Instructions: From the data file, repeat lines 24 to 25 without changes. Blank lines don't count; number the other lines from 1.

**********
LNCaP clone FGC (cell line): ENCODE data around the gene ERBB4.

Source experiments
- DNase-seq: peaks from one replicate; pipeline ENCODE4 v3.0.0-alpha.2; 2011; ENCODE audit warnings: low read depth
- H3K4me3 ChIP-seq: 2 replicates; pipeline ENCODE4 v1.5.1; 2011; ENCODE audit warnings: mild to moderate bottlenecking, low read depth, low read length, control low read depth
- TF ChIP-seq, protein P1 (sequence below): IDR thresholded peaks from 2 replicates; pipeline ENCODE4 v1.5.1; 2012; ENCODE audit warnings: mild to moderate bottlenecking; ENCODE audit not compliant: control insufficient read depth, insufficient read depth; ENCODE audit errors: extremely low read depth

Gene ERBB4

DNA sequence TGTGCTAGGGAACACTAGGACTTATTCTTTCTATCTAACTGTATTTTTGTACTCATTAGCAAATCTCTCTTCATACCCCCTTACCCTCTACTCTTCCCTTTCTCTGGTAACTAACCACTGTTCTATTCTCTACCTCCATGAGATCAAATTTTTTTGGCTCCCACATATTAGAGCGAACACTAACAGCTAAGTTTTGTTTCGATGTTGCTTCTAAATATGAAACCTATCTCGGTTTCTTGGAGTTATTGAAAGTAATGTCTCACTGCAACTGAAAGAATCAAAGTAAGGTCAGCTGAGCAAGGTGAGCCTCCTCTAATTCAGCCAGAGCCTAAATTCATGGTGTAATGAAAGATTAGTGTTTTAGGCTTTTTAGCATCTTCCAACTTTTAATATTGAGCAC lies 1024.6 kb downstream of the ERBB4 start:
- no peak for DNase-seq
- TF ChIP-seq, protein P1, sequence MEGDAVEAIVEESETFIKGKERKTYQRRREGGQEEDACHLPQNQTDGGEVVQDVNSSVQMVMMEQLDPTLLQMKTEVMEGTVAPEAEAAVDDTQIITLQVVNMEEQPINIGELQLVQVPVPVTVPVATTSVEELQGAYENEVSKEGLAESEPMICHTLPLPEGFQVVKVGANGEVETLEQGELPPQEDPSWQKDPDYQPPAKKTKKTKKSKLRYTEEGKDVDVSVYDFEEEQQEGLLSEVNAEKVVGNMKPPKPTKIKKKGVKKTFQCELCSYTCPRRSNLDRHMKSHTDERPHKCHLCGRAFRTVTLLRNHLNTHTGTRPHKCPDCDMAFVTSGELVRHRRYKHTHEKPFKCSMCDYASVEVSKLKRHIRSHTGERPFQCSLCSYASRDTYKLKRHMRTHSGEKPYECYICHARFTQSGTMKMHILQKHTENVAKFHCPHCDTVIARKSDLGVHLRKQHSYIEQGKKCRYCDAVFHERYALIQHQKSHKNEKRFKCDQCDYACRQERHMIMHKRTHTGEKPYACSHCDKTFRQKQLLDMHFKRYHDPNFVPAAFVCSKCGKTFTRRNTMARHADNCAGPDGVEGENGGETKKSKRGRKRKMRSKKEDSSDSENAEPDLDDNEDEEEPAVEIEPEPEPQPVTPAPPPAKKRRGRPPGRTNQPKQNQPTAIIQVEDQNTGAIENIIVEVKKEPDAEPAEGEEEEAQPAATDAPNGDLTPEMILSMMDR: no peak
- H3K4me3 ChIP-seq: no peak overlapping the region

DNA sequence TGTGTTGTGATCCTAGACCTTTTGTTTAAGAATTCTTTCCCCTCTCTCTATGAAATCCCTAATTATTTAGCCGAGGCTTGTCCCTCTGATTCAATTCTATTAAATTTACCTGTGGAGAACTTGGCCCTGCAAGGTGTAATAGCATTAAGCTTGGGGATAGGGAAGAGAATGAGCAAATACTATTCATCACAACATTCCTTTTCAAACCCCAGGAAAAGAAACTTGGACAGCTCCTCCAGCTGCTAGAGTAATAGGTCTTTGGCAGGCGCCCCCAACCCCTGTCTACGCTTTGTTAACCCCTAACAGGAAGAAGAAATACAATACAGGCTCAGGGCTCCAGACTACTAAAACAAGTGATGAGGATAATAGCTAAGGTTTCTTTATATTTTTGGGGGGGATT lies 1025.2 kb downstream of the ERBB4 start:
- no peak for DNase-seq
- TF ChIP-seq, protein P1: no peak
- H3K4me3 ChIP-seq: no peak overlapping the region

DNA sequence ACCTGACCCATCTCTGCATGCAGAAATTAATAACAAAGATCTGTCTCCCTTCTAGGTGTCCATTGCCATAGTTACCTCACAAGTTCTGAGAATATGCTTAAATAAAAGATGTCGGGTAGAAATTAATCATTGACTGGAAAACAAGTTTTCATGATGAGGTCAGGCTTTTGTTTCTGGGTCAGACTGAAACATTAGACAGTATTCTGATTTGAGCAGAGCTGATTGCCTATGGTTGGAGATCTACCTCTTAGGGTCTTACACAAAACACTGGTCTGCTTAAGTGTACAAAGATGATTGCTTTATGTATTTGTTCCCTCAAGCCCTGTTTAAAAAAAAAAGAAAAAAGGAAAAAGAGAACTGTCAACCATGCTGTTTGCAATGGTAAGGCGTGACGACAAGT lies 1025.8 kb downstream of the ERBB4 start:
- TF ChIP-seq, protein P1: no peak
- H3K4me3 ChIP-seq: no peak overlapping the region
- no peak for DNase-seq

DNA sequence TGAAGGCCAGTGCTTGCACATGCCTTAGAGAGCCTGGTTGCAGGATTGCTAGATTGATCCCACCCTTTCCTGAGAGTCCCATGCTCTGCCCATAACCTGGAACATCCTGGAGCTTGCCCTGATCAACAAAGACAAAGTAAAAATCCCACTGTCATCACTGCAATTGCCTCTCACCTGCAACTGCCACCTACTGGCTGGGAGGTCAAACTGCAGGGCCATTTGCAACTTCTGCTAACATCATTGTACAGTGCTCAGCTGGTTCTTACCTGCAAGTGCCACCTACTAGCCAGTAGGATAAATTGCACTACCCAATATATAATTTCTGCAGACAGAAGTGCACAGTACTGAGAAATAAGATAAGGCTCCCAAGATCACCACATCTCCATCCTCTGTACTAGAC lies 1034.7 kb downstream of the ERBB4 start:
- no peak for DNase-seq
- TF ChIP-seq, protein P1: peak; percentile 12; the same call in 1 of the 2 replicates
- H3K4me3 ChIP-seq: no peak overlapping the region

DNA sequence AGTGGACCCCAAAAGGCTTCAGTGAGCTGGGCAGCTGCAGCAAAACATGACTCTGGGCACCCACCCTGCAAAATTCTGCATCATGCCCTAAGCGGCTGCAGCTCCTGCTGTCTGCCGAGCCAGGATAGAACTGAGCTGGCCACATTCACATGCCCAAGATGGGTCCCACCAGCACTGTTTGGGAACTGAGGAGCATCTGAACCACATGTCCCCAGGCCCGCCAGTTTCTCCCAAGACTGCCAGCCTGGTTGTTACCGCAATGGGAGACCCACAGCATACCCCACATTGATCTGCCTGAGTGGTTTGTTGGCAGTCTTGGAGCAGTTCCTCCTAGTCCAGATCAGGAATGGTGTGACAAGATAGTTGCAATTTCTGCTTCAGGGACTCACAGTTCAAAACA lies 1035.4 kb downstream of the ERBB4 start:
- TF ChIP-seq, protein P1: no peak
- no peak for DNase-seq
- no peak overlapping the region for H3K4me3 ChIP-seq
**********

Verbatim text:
- TF ChIP-seq, protein P1: no peak
- no peak for DNase-seq